WARSAW (Reuters) - Poland’s prime minister on Wednesday said he will recommend imposing the highest level of highest level of coronavirus restrictions nationwide, after the country reported a new record of over 10,000 daily cases.
Poland had been adopting a policy of introducing targeted measures for the worst affected areas, and the proposal to put the whole country in the so-called “red zone” of top level restrictions is a sign of how serious the situation has become.
Coronavirus infections in Poland have doubled in less than three weeks.
“I will recommend that we take a decision to put all of Poland in the red zone from Saturday,” Mateusz Morawiecki told private broadcaster Polsat News, saying that at the moment about 88% of the population was under the highest restrictions.
New restrictions are due to be announced on Thursday.
On Wednesday, Poland reported a daily record of 10,040 new cases, taking its overall total past 200,000. The lower house of parliament held an emergency session to discuss a bill to help an overwhelmed health system.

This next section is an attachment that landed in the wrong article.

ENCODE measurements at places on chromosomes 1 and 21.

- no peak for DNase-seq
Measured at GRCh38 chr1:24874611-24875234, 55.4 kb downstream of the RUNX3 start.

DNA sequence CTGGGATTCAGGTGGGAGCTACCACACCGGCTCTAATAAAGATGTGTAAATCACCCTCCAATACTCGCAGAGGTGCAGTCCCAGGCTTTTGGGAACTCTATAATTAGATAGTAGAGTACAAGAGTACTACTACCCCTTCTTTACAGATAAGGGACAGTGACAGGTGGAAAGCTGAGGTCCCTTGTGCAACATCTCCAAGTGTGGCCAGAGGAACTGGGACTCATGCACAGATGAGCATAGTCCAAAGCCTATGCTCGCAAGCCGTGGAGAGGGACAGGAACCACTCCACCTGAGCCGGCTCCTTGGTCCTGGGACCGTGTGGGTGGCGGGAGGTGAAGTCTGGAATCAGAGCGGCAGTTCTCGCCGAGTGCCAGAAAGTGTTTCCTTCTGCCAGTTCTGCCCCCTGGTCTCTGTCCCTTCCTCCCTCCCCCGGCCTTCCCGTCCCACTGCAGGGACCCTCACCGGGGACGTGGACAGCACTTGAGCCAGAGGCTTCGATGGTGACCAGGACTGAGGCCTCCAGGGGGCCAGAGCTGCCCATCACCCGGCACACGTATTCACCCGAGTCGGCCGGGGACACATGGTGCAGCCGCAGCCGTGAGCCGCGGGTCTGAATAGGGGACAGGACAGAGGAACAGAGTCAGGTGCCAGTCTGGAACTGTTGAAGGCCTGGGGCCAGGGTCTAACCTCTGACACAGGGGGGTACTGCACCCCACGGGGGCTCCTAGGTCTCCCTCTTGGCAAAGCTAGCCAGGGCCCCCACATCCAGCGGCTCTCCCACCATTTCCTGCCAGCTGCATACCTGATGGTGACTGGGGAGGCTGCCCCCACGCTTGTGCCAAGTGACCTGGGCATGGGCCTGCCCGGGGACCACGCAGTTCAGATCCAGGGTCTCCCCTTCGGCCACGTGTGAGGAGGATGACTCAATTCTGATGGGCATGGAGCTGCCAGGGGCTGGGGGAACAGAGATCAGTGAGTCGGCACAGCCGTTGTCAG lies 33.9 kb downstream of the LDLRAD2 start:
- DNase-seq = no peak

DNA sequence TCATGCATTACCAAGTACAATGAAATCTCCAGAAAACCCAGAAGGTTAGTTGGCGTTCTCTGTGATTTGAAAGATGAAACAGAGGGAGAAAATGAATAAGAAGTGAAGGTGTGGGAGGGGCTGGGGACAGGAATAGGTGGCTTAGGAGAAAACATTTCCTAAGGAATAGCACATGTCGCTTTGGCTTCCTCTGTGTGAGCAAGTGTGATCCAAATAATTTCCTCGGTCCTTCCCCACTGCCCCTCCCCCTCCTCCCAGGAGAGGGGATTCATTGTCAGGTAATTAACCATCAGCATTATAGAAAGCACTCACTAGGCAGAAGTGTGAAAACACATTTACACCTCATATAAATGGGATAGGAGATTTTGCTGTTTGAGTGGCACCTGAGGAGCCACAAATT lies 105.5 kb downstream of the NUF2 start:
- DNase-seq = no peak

In parliament, Morawiecki promised to help support the healthcare system and floated the possibility of distance learning for some primary school students.
Secondary and high schools have been moved to distance learning, while the government has limited restaurant opening hours in the parts of the country hardest hit by the pandemic and closed all swimming pools and gyms.
Government COVID-19 adviser Andrzej Horban told private radio RMF24 that 10,000 new cases a day was the most the health system could cope with. As of Wednesday, COVID-19 patients occupied 9,439 hospital beds, up 5% in a day.
The opposition has criticised the ruling Law and Justice (PiS) party’s response to the crisis.
“We have found some obvious errors, including one that allows young female doctors to be called in to work in infectious wards the day after giving birth,” said Cezary Tomczyk, parliamentary leader of the biggest opposition party, Civic Coalition.
Poland has recorded a total of 3,851 COVID-19 deaths, 130 were reported on Wednesday.
Reporting by Joanna Plucinska, Alan Charlish, Anna Wlodarczak-Semczuk, Agnieszka Barteczko, Pawel Florkiewicz and Marcin Goclowski; Editing by Janet Lawrence and Tom Brown
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